Creatine and glycerol hyperhydration in trained subjects prior to exercise in the heat

Chris Easton, Stephen Turner, Yannis. P Pitsiladis

Research output: Contribution to journalArticle

Abstract

The authors examined the effects of combined creatine (Cr) and glycerol (Gly) supplementation on responses to exercise in the heat. Subjects (N=24) were matched for body mass and assigned to either a Cr or placebo (Pl) group. Twice daily during two 7-d supplementation regimens, the Cr group received 11.4 g of Cr x H2O and the Pl group received 11.4 g of glucose. Subjects in both groups also ingested 1 g of Gly/kg body mass (twice daily) in either the first or the second supplementation regimen. This design allowed 4 possible combinations of supplements to be examined (Pl/Pl, Pl/Gly, Cr/Pl, and Cr/Gly). Exercise trials were conducted pre- and postsupplementation at 30 degrees C and 70% relative humidity. In the Pl group, total body water (TBW) increased by 0.50 +/- 0.28 L after Gly and in the Cr group by 0.63 +/- 0.33 L after Pl and by 0.87 +/- 0.21 L after Gly. Both Cr/Pl and Cr/Gly resulted in significantly attenuated heart rate, rectal temperature, and perceived effort during exercise, although no regimen had any effect on performance. The addition of Gly to Cr significantly increased TBW more than Cr alone (P=0.02) but did not further enhance the attenuation in HR, Tre, and RPE during exercise. These data suggest that combined Cr and Gly is an effective method of hyperhydration capable of reducing thermal and cardiovascular responses.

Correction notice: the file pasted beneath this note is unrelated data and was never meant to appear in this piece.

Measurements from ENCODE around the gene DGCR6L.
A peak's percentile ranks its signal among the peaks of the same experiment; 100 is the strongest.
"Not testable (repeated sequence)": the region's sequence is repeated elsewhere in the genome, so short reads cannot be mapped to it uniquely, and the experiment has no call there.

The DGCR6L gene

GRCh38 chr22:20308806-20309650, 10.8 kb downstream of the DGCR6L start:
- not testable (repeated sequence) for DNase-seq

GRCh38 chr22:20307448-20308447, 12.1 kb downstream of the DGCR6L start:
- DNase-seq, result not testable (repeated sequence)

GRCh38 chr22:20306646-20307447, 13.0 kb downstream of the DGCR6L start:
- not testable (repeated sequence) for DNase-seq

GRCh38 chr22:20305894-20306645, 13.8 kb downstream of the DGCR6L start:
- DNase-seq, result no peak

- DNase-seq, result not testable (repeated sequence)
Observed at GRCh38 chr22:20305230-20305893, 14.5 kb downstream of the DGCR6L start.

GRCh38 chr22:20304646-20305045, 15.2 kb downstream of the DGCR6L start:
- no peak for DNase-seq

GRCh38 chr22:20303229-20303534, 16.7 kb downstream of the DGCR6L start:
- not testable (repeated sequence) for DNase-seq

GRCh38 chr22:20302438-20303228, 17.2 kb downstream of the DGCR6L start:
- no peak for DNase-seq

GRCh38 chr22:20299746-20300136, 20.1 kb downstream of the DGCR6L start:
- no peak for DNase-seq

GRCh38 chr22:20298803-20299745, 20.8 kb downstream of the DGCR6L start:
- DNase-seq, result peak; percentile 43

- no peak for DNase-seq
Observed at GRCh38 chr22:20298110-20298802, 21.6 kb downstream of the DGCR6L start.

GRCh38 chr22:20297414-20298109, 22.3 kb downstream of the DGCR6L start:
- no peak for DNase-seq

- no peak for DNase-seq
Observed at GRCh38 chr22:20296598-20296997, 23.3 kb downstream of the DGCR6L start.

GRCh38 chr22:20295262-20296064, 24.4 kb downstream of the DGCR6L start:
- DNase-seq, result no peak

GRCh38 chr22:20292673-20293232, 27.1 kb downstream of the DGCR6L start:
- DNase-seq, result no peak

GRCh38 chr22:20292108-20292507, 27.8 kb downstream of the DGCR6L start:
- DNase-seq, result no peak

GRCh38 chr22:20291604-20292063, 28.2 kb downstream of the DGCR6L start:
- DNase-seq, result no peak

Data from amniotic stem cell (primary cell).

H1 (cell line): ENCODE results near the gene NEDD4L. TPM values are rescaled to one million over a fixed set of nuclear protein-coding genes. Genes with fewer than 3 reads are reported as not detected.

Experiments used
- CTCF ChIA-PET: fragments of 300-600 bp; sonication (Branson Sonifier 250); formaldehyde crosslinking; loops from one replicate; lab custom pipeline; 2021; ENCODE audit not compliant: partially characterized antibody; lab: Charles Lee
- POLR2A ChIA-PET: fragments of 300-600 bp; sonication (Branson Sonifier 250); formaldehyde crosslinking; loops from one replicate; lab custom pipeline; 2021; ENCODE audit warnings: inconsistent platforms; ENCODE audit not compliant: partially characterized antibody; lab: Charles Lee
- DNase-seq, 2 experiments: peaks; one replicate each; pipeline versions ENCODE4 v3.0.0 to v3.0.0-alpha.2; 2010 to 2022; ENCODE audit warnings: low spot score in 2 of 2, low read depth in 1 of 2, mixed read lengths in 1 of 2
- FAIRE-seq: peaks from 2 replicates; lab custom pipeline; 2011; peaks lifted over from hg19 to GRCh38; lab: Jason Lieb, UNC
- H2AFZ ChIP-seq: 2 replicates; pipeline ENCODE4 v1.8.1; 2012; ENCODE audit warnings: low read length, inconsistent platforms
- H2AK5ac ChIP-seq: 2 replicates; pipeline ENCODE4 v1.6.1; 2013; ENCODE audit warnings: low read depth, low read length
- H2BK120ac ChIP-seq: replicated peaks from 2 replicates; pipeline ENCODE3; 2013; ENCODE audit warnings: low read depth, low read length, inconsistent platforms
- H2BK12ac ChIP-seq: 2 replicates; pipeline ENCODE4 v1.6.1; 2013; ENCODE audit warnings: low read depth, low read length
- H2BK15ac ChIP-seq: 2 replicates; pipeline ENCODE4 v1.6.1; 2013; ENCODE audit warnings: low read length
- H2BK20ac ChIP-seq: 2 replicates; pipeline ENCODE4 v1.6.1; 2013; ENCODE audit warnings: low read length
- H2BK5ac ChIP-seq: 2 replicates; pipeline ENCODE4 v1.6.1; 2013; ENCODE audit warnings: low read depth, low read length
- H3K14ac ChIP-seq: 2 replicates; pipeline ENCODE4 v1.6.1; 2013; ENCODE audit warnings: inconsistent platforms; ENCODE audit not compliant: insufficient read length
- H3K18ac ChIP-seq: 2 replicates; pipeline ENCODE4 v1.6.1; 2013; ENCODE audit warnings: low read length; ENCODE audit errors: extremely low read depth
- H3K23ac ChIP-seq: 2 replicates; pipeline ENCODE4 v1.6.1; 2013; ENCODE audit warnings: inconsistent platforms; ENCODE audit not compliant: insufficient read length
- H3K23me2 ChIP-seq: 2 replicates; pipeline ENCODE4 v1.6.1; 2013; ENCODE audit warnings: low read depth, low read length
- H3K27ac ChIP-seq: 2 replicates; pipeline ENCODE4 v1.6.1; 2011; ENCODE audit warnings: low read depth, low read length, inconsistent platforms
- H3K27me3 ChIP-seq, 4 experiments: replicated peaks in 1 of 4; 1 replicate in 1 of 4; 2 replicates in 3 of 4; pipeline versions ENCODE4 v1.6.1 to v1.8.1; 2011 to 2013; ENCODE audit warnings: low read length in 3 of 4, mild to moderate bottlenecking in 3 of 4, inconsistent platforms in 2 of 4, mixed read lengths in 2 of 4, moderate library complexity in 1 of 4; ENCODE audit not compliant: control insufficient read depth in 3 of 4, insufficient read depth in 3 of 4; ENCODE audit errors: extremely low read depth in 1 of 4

Original languageEnglish
Pages (from-to)70-91
Number of pages22
JournalInternational Journal of Sport Nutrition and Exercise Metabolism
Volume17
Issue number1
DOIs
Publication statusPublished - 2007
Externally publishedYes

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Creatine
Glycerol
Hot Temperature
Placebos
Body Water
Humidity
Heart Rate

Keywords

  • Thermoregulation
  • Water loading
  • Dehydration
  • Hyperthermia

Cite this

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title = "Creatine and glycerol hyperhydration in trained subjects prior to exercise in the heat",
abstract = "The authors examined the effects of combined creatine (Cr) and glycerol (Gly) supplementation on responses to exercise in the heat. Subjects (N=24) were matched for body mass and assigned to either a Cr or placebo (Pl) group. Twice daily during two 7-d supplementation regimens, the Cr group received 11.4 g of Cr x H2O and the Pl group received 11.4 g of glucose. Subjects in both groups also ingested 1 g of Gly/kg body mass (twice daily) in either the first or the second supplementation regimen. This design allowed 4 possible combinations of supplements to be examined (Pl/Pl, Pl/Gly, Cr/Pl, and Cr/Gly). Exercise trials were conducted pre- and postsupplementation at 30 degrees C and 70{\%} relative humidity. In the Pl group, total body water (TBW) increased by 0.50 +/- 0.28 L after Gly and in the Cr group by 0.63 +/- 0.33 L after Pl and by 0.87 +/- 0.21 L after Gly. Both Cr/Pl and Cr/Gly resulted in significantly attenuated heart rate, rectal temperature, and perceived effort during exercise, although no regimen had any effect on performance. The addition of Gly to Cr significantly increased TBW more than Cr alone (P=0.02) but did not further enhance the attenuation in HR, Tre, and RPE during exercise. These data suggest that combined Cr and Gly is an effective method of hyperhydration capable of reducing thermal and cardiovascular responses.",